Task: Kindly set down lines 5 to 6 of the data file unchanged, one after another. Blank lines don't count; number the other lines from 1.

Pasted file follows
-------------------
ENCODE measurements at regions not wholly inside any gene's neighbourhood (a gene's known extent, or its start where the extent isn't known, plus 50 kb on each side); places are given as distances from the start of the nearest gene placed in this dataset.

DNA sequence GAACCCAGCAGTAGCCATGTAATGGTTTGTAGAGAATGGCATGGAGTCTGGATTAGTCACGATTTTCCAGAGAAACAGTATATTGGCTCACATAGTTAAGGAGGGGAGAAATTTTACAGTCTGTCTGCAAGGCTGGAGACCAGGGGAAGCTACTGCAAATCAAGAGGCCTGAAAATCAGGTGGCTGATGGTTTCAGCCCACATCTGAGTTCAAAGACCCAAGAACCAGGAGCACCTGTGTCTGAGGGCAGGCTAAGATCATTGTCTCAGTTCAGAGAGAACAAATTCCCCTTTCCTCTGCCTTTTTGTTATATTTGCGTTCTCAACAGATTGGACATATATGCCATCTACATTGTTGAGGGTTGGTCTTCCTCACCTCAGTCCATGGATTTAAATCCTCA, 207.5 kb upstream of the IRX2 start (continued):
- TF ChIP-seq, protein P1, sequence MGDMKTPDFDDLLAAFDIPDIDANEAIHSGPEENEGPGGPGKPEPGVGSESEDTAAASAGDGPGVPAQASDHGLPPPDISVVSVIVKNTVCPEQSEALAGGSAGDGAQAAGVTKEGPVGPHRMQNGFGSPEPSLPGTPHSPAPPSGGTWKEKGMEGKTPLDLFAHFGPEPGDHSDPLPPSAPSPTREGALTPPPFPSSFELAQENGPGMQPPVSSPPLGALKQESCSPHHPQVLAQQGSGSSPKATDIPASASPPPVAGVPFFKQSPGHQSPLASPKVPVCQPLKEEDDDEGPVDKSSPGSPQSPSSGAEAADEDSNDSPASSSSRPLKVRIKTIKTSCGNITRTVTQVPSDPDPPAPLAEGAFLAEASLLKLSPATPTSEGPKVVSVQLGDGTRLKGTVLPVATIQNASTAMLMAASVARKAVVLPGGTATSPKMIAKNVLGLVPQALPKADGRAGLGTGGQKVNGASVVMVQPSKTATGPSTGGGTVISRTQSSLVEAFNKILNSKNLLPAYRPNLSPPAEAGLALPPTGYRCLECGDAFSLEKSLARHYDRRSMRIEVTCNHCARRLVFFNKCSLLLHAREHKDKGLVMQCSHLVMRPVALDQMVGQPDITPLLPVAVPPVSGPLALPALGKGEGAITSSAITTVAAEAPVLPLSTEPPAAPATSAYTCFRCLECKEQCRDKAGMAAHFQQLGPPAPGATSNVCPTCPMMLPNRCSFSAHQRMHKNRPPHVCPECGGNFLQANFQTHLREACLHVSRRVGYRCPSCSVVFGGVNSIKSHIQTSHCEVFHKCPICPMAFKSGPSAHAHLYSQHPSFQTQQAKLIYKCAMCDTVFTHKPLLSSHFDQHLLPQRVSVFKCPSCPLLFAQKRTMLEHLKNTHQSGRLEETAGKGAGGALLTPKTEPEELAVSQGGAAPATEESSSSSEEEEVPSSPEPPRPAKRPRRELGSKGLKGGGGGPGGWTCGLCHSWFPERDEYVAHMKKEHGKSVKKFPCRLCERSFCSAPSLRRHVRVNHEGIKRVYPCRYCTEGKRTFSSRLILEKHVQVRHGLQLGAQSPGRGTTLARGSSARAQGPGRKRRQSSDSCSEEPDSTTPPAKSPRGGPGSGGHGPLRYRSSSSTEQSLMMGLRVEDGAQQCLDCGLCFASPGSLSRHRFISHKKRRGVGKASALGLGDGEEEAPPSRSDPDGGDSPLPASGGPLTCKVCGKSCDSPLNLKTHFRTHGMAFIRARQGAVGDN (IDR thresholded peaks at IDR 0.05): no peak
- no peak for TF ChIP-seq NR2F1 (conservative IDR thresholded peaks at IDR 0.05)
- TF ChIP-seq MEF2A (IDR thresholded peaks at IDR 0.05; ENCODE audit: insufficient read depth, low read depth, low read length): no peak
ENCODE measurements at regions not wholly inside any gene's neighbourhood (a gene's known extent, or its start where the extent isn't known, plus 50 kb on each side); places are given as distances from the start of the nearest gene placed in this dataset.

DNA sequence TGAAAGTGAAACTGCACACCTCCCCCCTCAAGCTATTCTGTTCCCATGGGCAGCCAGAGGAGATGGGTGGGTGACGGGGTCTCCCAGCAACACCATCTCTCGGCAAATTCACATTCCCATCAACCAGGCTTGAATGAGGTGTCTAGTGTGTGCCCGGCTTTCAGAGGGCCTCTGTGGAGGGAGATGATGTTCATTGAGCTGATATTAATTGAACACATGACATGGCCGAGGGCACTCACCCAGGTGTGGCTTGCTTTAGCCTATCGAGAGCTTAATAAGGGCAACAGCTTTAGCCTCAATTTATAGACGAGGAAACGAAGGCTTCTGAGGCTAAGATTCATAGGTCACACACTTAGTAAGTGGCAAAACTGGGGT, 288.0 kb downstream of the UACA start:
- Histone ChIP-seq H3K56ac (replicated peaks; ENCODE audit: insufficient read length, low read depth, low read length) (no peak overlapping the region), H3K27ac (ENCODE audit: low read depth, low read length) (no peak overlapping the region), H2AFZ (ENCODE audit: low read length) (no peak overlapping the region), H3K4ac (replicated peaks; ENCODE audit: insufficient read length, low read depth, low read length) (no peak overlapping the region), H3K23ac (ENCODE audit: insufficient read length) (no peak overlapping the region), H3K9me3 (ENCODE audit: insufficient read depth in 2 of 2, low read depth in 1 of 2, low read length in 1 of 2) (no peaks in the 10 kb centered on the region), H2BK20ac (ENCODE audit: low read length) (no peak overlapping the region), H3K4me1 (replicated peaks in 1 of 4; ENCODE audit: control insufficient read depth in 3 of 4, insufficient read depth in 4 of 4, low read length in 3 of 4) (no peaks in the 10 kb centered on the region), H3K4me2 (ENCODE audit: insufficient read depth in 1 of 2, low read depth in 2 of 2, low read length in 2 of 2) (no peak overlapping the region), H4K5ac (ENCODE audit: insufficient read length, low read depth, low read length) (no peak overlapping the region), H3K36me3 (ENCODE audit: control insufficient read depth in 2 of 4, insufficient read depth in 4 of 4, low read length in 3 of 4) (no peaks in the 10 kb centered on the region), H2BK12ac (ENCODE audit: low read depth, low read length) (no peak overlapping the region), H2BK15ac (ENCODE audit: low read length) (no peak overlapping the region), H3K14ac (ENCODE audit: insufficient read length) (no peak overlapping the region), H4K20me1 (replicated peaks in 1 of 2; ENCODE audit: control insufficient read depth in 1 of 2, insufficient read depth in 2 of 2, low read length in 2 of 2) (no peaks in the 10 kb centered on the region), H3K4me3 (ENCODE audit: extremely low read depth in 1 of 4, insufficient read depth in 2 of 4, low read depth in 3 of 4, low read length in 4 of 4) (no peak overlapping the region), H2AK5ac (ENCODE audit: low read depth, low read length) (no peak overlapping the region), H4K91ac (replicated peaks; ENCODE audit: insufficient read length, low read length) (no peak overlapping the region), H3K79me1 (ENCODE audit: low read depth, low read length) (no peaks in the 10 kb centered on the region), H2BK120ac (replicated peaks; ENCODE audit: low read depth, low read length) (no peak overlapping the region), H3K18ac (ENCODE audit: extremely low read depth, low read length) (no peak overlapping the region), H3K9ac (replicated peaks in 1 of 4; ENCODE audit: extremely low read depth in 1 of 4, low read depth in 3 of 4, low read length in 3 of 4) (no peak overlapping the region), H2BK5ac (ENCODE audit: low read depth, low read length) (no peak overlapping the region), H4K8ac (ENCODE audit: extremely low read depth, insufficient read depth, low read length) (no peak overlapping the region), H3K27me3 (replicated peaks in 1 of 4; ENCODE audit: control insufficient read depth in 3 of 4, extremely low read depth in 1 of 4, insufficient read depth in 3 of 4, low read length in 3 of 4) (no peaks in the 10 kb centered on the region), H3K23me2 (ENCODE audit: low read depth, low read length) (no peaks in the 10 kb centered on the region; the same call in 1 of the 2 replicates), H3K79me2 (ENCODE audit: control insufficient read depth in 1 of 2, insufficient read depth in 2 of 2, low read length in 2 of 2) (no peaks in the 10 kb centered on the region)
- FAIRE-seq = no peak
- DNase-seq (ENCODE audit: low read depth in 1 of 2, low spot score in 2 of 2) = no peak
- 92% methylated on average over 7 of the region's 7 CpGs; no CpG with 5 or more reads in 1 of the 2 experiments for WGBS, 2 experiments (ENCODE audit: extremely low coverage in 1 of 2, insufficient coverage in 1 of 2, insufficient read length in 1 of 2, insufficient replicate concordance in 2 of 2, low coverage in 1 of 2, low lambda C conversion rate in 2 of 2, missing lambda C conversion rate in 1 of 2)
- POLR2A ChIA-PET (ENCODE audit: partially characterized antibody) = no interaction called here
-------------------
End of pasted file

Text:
- TF ChIP-seq MEF2A (IDR thresholded peaks at IDR 0.05; ENCODE audit: insufficient read depth, low read depth, low read length): no peak
ENCODE measurements at regions not wholly inside any gene's neighbourhood (a gene's known extent, or its start where the extent isn't known, plus 50 kb on each side); places are given as distances from the start of the nearest gene placed in this dataset.